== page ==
This article is the second in a two-part series on the rights that can be obtained through long use, how to enforce them, and how to avoid them from being established in the first place. This article focuses on how to make sure the rights are enforceable, and also how to prevent them.

Sometimes property owners have used rights (e.g. a right of way) over neighbouring land for many years but are surprised to find that these rights are not on the Land Registry title. This can cause problems and delays when the property comes to be sold or mortgaged, or if the neighbouring landowner challenges use of these rights.

How to make sure that rights are legally water tight?

The first article in this series looked at the types of rights that can be claimed. Once established, rights should be registered at HM Land Registry against the title to the property affected or burdened by those rights.

It is easy to check whether this has been done by obtaining copies of your neighbour’s title. If the rights have not been registered against the relevant title, the person claiming the rights can make an application to register these by sending to HM Land Registry proof that the rights have been exercised for at least 20 years. This may be statements of truth / statutory declarations by the current owners, (and, if applicable by former owners/tenants of the property), old aerial photos, statements from third parties etc.

Claiming rights through long userHM Land Registry will serve notice of such application on the owner of the affected title, who will have a period of time to object to the registration of the rights. Any dispute will be determined by the First Tier Tribunal. If there is no objection, the rights are registered.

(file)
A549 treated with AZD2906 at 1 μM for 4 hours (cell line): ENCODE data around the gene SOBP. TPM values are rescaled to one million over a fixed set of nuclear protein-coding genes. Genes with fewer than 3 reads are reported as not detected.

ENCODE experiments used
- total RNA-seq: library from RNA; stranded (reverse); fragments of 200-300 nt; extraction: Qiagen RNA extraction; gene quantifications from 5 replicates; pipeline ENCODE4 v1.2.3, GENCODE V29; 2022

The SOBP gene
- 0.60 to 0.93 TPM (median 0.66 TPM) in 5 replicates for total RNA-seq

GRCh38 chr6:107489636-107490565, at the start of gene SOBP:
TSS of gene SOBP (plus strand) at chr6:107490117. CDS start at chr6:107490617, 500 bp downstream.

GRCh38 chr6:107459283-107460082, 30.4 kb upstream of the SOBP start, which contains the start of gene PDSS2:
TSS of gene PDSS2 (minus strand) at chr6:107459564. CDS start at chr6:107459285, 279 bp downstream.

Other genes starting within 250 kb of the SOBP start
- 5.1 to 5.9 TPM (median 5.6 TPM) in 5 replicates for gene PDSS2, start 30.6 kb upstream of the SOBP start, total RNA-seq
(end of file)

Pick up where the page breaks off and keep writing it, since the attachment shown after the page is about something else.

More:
How can a landowner stop rights being acquired through long user?

A landowner who is concerned that a neighbour may be acquiring rights through long user can stop this happening by:-

  1. Physically stopping the neighbour from exercising the right e.g. by padlocking a gate.
  2. If this isn’t feasible (or would sour relations) the landowner could grant a licence for the neighbour to use the right in question – this means that the neighbour’s use would be by consent and should stop the 20 year period running. Such a licence can be done by way of letter although this really needs to be drafted by a solicitor to ensure it is valid. Often such a licence will be for a fixed period (e.g. 3 years) and will be terminable on notice by either side. A small annual fee may be payable for use of the right, although this is not essential. Whilst a right of way runs with the land and is not personal, a licence would be granted to a specific individual or entity only.
  3. It may be possible to erect a notice to prevent rights being acquired – for example, in the 2016 case of Winterburn v Bennett, it was held that where a Conservative Club owner erected a sign saying that land was private and only to be used by its customers, this was sufficient to prevent a claim by the adjoining fish and chip owners that its customers were entitled to use the club’s car park (even though they had been doing so for over 20 years). Whether a notice is sufficient to prevent rights being acquired through long user will, however, turn on the facts of each case. Simply erecting a sign and not enforcing it, would not generally be sufficient over a 20 year period.
  4. In the case of a rights of light, it is possible to register a light obstruction notice with the local authority rather than physically obstructing light to a window. This is an extremely technical area and would need to be handled by a solicitor.

If you would like any advice on any of the matters mentioned above, contact Eleanor Rattay on 0116 281 6224 or

Published by

Categorised in: , , ,

Tags: , ,